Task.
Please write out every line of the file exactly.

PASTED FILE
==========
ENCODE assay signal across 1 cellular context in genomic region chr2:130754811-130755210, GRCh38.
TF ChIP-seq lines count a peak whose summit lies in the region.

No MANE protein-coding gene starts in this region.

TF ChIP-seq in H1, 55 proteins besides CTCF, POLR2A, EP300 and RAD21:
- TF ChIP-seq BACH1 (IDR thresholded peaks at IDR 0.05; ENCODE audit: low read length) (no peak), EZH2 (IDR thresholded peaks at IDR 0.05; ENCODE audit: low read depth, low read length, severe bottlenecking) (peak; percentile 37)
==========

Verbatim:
ENCODE assay signal across 1 cellular context in genomic region chr2:130754811-130755210, GRCh38.
TF ChIP-seq lines count a peak whose summit lies in the region.

No MANE protein-coding gene starts in this region.

TF ChIP-seq in H1, 55 proteins besides CTCF, POLR2A, EP300 and RAD21:
- TF ChIP-seq BACH1 (IDR thresholded peaks at IDR 0.05; ENCODE audit: low read length) (no peak), EZH2 (IDR thresholded peaks at IDR 0.05; ENCODE audit: low read depth, low read length, severe bottlenecking) (peak; percentile 37)